Law journal to spotlight human dignity

Michael Kirby at lectern
The Honorary Michael Kirby AC CMG is among the first group of contributors to the first issue of the Griffith Journal of Law & Human Dignity.

The Griffith Law School launched the Griffith Journal of Law & Human Dignity on Easter Saturday. The first issue features contributions from leading and emerging authors, Geoffrey Robertson QC, Julian Burnside AO QC, Brenna Harding, Jeremy Kane, Dr Anne Summers AO and the Hon Michael Kirby AC CMG.

“The calibre of author couldn’t be higher,” Editor-in-Chief Kelli Lemass said. “We’re absolutely delighted.”

The Journal is the product of 13 Griffith Law School students who developed the ambitious student-run publication over the past 12 months ago. It was the brainchild of Dr Allan Ardill from the Griffith Law School, “a driving force and passionate advocate” in bringing the plan to fruition.

“From the outset our mission was to advance personal freedom and human dignity through fearless scholarship,” fourth-year Law/Arts student Kelli said. “We were looking for new and novel legal narratives to give voices to the marginalised, the disenfranchised and the silenced.

“This is a particular focus in Issue 1 with, for example, the examination of the political refugee debacle and the same-sex parenting debate.”

Australian feminist Anne Summers illustrates the sexist nature of the attacks on Australia’s first female Prime Minister.

Brenna Harding, a 16-year-old author and daughter of two lesbian mums, offers a new perspective on the current same-sex marriage and parenting debates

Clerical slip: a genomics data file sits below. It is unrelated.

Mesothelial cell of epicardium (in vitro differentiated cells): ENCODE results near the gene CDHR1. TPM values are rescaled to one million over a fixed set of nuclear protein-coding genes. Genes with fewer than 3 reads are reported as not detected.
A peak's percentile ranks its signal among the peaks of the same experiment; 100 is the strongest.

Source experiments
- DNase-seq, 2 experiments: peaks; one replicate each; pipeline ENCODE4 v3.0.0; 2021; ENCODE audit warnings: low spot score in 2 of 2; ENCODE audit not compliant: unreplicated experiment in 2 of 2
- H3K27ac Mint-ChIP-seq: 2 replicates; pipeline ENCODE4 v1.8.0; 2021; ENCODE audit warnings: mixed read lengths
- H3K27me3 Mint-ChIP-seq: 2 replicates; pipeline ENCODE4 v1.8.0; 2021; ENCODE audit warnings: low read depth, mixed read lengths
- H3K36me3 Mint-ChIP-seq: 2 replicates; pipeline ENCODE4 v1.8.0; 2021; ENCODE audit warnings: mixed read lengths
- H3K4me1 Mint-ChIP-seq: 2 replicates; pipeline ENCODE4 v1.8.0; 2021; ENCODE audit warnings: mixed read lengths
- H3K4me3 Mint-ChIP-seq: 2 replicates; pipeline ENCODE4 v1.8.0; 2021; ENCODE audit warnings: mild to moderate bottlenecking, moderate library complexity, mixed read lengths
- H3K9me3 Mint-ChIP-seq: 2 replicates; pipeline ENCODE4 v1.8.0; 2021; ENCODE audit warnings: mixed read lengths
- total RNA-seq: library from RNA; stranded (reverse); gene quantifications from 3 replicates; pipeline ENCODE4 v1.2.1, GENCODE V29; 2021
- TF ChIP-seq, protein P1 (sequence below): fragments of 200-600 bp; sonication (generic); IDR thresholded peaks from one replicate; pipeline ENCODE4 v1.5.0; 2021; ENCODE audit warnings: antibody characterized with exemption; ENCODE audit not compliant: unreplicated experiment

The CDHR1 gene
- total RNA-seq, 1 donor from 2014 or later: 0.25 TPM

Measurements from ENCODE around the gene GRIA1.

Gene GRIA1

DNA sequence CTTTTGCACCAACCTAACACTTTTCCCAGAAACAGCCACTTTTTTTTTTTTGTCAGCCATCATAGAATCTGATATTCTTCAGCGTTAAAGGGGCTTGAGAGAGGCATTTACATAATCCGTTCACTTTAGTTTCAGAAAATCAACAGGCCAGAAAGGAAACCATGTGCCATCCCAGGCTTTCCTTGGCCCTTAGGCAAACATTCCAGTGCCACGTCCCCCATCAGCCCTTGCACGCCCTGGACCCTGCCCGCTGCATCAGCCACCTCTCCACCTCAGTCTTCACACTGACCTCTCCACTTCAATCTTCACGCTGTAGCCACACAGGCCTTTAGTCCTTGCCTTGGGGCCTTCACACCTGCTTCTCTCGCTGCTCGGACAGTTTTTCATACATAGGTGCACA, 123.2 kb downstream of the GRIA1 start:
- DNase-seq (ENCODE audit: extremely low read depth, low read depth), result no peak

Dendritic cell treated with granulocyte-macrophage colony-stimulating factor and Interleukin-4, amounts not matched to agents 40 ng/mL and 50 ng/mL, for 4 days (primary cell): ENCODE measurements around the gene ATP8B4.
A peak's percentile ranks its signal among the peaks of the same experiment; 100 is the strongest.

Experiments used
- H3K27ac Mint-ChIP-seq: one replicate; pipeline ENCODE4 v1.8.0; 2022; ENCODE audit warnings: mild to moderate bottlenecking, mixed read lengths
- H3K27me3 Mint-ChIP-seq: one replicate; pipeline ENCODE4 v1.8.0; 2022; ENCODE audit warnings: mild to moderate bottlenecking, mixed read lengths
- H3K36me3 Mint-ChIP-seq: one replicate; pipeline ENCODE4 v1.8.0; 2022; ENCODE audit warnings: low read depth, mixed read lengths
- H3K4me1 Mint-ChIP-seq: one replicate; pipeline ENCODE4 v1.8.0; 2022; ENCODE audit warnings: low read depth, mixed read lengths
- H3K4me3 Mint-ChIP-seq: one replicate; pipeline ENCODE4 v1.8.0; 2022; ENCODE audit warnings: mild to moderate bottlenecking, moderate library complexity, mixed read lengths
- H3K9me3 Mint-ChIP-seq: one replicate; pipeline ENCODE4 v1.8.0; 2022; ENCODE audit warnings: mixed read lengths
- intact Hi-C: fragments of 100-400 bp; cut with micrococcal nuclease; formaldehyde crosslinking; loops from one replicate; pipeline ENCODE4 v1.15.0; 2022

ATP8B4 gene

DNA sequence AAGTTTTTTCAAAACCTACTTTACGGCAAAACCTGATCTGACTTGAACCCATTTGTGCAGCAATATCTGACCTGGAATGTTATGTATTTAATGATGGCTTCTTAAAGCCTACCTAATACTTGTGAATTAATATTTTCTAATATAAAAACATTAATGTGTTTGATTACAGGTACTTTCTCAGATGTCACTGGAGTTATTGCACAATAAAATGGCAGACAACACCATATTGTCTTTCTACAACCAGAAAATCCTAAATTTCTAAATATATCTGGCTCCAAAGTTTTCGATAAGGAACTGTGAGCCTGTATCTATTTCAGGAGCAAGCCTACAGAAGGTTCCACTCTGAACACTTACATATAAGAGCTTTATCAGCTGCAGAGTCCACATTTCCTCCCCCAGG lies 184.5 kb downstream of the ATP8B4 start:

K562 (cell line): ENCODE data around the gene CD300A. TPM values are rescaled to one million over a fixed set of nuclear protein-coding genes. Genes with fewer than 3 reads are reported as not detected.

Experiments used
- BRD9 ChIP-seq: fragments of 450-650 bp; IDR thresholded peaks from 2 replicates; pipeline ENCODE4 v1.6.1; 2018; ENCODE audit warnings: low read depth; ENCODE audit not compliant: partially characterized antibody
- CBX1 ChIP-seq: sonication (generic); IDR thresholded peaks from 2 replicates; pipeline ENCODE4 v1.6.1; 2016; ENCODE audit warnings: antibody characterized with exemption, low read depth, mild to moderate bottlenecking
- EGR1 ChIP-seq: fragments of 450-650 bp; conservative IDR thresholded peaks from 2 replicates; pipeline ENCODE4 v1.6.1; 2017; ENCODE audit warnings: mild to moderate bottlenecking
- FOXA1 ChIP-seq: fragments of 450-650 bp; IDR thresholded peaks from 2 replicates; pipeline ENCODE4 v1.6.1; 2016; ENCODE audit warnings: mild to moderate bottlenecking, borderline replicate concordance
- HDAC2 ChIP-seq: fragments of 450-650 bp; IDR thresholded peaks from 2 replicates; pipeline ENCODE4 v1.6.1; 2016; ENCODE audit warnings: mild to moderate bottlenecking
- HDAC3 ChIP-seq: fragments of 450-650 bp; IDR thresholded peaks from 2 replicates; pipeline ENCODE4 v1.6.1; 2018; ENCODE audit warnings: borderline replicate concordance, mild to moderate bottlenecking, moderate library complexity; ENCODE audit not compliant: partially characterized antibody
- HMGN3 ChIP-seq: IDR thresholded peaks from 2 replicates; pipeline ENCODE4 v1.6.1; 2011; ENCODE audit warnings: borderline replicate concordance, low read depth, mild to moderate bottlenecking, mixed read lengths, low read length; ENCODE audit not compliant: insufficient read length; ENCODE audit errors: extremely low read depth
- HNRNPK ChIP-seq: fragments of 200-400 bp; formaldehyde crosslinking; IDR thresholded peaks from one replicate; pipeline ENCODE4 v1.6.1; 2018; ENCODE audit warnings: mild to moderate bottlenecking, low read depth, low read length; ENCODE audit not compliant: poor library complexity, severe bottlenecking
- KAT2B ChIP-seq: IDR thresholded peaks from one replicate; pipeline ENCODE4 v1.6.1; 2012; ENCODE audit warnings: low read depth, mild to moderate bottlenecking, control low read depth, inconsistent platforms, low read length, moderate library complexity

International author and human rights QC Geoffrey Robertson focuses the spotlight on judicial corruption.

Former High Court Justice Michael Kirby AC CMG explores practical developments in the legal concept of privacy in light of recent flagrant intrusions into individual privacy by print and electronic media.

The plight of the refugee in the face of Australia’s immigration policy is examined by Julian Burnside QC, an Australian human rights advocate.

Law graduate Jeremy Kane scrutinises the discrimination of transgender prisoners through the lens of a recent Queensland court case.

The journal also incorporates a space for critical legal scholarship.

The students spent hundreds of hours soliciting articles from eminent authors, editing manuscripts, co-ordinating the peer-review process and undertaking final edits for the inaugural edition.

“I’d like to pay tribute to all founding and current members of the editorial board for their enthusiasm, dedication, commitment and tirelessness in creating what will be an outstanding publication,” Kelli Lemass said.

Dr Ardill said the student editors were some of the most talented Griffith Law School students he had worked with. “They are so motivated, productive, and creative.The quality of the Journalis due to the teamwork and communication skills of each editor.

“Griffith University should be proud to add the Griffith Journal of Law and Human Dignity to the list of successful journals like the Griffith Law Review and the Griffith Review.”

It is planned to publish two issues of the Griffith Journal of Law & Human Dignity each year.

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